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Tagged with “film:title” (220)

  1. #42 – Back to the Future – Settling the Score

    It’s about time! Jon and Andy finally get around to Alan Silvestri’s score for the hit 1985 sci-fi comedy adventure Back to the Future. What does its main theme have in common with some other memorable movie melodies? How does a film’s score have to breathe with its editing? And, where we’re going, do we need roads?

    https://www.settlingthescorepodcast.com/42-back-to-the-future/

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  2. #32 – Batman – Settling the Score

    Holy film score discussion, this time it’s Batman! Join Jon and Andy in Gotham City as they talk about Danny Elfman’s classic 1989 score. How does Elfman sell the sound of a dark comic book world? What peculiar path led him to film music in the first place? And, is this the best movie theme ever written on an airplane?

    https://www.settlingthescorepodcast.com/32-batman/

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  3. #41 – North by Northwest – Settling the Score

    George Kaplan? No, you must be mistaken, I’m an episode about Bernard Herrmann’s score for the 1959 madcap wrong-man adventure North by Northwest. What’s behind Herrmann’s extremely process-derived writing style? Does this movie really make any sense, and what can the music do about it? And, what did this movie inspire Jon to attach to himself?

    https://www.settlingthescorepodcast.com/41-north-by-northwest/

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  4. #45 – Terminator 2: Judgment Day – Settling the Score

    We’re back, with Brad Fiedel’s score for 1991’s box office champion, Terminator 2: Judgment Day! How did the improving technology change Fiedel’s approach between the first movie and its sequel? What’s the unexpected provenance of some of the score’s key sounds? And, why are we still talking about Henry Mancini?

    https://www.settlingthescorepodcast.com/45-terminator-2-judgment-day/

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  5. Science(ish): Arrival

    The boys start the new series with a bang. And a new format. One question, one scientist, plenty of relatively well-informed chat. To kick off, Rick and Michael go extra-terrestrial with 2016’s linguistic thriller ‘Arrival’. We’re talking a hundred words for snow, we’re talking babies on an island, and we’re talking (not so) Universal Grammar.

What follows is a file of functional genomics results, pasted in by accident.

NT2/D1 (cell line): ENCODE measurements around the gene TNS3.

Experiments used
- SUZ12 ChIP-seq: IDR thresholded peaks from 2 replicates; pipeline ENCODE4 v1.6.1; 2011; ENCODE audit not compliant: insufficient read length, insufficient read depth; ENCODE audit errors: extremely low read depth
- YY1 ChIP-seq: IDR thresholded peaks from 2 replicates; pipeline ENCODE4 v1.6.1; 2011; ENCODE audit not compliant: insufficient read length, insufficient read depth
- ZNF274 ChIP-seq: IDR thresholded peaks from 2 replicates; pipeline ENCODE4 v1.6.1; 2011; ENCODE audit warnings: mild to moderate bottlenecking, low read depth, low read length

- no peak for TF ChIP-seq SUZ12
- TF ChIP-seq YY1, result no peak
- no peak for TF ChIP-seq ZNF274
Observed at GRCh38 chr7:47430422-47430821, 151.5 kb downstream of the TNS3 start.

Featuring: Dr Jessica Coon

    https://www.radiowolfgang.com/s/scienceish/arrival

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  6. Science Movie Club: ‘Arrival’

    The 2016 movie ‘Arrival,’ an adaptation of Ted Chiang’s novella ‘Story of Your Life,’ captured the imaginations of science fiction fans worldwide. Field linguist Jessica Coon, who consulted on the film, breaks down what the movie gets right — and wrong — about linguistics.

    https://www.npr.org/2020/08/12/901705799/science-movie-club-arrival

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  7. Weird Studies Episode 75: Our Old Friend the Monolith: On Stanley Kubrick’s ‘2001: A Space Odyssey’

    JF and Phil discuss a film they’ve been bringing up since the beginning of the podcast: Kubrick’s masterful 2001: A Space Odyssey (1968).

    "You don’t find reality only in your own backyard, you know," Stanley Kubrick once told an interviewer. "In fact, sometimes that’s the last place you’ll find it." Oddly, this episode of Weird Studies begins with Phil Ford hatching the idea of putting a replica of the monolith from 2001 in his backyard. As the ensuing discussion suggests, this would amount to putting reality — or the Real, as we like to call it — in the place where it may be least apparent. Perhaps that is what Kubrick did when he planted his monolithic film in thousands of movie theatres back in 1968. Moviegoers went in expecting a Kubrickian twist on Buck Rogers; they came out changed by the experience, much like the hominids of great veld in the "Dawn of Man" sequence that opens the film. This is what all great art does, and if you look closely, maybe 2001 can tell you something about how it does it. Because in the end, the film is the monolith, and the monolith is all art.

    https://www.weirdstudies.com/75

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  8. #40 – Titanic – Settling the Score

    This time, Jon and Andy go on and on about James Horner’s score for the 1997 epic disaster romance Titanic. What pop artist did director James Cameron originally want to score the movie? What powerful chord change is a keystone of both the score and the movie’s famous song? And, just how many famous paintings have actually been on the bottom of the ocean this whole time?

    https://www.settlingthescorepodcast.com/40-titanic/

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